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President Kiska will authorise Fico to form government

SLOVAK President Andrej Kiska will authorise the outgoing Prime Minister – and chairman of the winning Smer party – Robert Fico to form a new government.

President Andrej Kiska (C) meets (L-R) I. Matovič and D. Lipšic (OĽaNO-NOVA) March 7. (Source: TASR)

On March 7, Kiska announced at a press conference that he will ask Fico on March 8 to form a new government, and also admitted, as quoted by the TASR newswire, that the situation emerging after the election is complicated.

Kiska opined that probably everyone in Slovakia was surprised by the election outcome: “We have different results than had been expected by the parties themselves,” he said. “We have several new parties in parliament and we will also have there radical political extremism in uniforms.”

There are several dividing lines between individual parties, he added, and while some cannot be overcome – and it would not even be right to overcome them – other can and should be, albeit with difficulties.  

Kiska plans to meet six party leaders on the same day; while he did not invite head of People’s Party-Our Slovakia (ĽSNS) Marian Kotleba, PM Fico left for the European Union summit in Brussels, and will meet with Kiska on the morning of March 8. The six leaders visiting him on March 7 (from 10:00) include Richard Sulík (Freedom and Solidarity / SaS), Igor Matovič (Ordinary People and Independent Personalities-NOVA / OĽaNO-NOVA), Béla Bugár (Bridge / Most-Híd), Andrej Danko (Slovak National Party / SNS), Boris Kollár (We Are Family / Sme rodina) and Radoslav Procházka (Network / Sieť).

“I want to know how the party chairmen see the possibility of putting together a stable majority,” president said. “The situation is complex, and that is why I don’t want to process systematically, so that we can gradually find out what are the possibilities and what are not.” The president summed up that voters have been sending a message to politicians for some time already that we need to dramatically increase the trust of voters in the state. “This time, they said it so loudly and so clearly that it cannot be ignored,” he opined. “I don’t think that values are threatened in Slovakia; but people express expectations that these values will bring specific results for their everyday life.” He added that the country needs both the government and opposition to work together to convince people that they do not have to go to the elections only to protest.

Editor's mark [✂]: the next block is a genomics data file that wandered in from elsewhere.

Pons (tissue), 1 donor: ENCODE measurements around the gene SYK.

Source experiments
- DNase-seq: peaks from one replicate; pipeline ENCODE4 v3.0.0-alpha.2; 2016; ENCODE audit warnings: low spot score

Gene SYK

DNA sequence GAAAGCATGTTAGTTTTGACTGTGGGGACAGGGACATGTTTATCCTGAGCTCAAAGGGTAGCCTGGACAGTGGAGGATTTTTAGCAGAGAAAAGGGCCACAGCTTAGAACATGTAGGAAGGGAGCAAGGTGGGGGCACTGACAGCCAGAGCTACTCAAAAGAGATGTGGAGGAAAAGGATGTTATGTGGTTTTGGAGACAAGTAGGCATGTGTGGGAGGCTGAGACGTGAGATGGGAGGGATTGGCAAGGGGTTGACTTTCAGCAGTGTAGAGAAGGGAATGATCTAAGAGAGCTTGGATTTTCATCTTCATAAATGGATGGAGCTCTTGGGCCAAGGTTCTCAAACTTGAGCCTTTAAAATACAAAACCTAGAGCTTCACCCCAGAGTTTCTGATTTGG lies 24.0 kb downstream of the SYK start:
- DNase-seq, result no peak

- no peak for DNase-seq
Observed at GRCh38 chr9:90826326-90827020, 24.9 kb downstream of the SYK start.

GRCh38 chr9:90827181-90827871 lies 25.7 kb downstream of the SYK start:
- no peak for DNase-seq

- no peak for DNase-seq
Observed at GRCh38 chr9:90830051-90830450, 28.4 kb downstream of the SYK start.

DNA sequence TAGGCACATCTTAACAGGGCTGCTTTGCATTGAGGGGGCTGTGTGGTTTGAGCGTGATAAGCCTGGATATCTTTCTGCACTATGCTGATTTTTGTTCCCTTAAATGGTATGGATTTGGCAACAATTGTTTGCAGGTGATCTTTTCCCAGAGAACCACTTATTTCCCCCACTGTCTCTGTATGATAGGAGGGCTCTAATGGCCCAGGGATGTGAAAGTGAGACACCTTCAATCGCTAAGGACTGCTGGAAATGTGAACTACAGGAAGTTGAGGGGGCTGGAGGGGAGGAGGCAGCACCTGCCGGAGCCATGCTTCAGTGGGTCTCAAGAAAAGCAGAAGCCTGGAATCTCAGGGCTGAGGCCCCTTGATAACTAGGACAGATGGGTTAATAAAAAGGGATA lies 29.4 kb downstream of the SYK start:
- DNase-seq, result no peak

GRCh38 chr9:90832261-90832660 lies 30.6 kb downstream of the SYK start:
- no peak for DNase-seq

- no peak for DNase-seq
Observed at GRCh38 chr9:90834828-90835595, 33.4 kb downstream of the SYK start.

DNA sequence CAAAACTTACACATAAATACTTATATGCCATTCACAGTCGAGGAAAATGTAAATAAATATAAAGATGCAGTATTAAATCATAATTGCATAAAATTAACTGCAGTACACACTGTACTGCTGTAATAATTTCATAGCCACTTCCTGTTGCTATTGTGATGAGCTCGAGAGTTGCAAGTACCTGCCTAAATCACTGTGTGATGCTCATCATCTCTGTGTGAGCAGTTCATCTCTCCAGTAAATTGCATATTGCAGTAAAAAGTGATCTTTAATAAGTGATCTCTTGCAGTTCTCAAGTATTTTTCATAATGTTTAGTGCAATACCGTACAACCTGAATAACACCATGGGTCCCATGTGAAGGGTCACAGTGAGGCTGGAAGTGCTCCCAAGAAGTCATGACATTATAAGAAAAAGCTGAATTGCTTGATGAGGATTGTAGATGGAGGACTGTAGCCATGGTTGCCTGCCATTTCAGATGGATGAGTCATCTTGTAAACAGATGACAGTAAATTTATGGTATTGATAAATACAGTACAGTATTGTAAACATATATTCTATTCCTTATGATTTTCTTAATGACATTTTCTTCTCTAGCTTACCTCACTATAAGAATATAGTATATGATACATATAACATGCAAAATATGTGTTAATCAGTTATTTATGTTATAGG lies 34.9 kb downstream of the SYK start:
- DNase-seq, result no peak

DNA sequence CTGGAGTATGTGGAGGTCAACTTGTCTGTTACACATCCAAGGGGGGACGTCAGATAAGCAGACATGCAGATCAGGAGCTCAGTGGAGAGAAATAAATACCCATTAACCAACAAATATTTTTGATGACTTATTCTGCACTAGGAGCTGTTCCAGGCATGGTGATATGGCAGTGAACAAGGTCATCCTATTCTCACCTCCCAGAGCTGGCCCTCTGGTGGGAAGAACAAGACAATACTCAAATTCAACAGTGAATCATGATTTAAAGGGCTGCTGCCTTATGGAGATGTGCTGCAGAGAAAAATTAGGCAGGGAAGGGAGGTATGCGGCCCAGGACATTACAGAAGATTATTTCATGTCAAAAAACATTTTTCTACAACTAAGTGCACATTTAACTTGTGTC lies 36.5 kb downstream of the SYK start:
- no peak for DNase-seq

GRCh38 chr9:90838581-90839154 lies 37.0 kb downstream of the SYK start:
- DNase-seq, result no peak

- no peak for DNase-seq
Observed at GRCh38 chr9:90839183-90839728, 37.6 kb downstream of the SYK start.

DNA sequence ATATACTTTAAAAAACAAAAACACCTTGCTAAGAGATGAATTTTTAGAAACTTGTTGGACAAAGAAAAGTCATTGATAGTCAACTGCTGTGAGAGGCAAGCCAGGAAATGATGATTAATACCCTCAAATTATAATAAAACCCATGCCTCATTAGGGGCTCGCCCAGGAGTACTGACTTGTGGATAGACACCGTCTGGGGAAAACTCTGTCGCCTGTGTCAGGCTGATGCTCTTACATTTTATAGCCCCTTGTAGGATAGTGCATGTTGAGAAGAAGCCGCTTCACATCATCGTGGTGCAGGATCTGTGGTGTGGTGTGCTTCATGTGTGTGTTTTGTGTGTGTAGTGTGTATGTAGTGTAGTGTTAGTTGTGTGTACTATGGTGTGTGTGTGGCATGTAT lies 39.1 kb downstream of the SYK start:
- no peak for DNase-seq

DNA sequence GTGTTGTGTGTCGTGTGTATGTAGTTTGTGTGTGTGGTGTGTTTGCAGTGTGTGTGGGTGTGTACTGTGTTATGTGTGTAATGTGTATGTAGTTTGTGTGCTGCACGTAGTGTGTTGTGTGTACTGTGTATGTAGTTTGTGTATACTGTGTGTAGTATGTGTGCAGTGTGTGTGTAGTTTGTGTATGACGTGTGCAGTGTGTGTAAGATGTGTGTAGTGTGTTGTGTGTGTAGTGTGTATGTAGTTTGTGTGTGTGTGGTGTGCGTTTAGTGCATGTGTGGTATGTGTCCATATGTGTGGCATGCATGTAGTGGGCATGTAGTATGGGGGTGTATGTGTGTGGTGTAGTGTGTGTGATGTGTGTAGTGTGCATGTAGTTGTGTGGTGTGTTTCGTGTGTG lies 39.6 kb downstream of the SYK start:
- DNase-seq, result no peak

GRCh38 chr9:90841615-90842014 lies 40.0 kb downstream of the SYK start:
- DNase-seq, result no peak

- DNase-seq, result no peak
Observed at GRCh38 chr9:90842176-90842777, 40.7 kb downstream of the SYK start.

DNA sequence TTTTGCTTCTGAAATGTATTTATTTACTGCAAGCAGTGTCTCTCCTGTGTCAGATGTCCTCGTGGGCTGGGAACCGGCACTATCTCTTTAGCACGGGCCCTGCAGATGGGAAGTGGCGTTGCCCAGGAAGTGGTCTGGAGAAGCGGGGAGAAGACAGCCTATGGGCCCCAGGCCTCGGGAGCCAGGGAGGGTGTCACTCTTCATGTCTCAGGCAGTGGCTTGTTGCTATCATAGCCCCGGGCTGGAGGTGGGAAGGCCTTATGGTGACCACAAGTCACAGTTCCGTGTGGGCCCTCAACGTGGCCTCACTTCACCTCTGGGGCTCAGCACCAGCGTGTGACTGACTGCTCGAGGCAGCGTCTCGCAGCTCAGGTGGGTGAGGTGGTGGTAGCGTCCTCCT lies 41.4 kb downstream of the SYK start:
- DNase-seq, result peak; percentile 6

Options include caretaker government

The options offered for this post-election situation by the Slovak Constitution include the president assigning the chairman of the winning party to form a government – and then either appointing this proposed government or assigning someone else to do so, the Sme daily wrote on March 7. If the new government fails to win the confidence of the parliament, the president will remove it – and the old cabinet will rule until a new one is appointed but with limited powers. The new speaker of parliament would announce the date of an early election.

If the president does not believe the politicians, or if none of the political leaders is able to form a government, the president could appoint a caretaker one but a new general election would follow, anyway. After a constitutive parliamentary session, political parties can agree that they will try to bypass the president in the procedure if they manage to put together at least 90 MPs and adopt a law on shortening the election term, the speaker of parliament can announce a new election, according to Sme. 

Topic: Election


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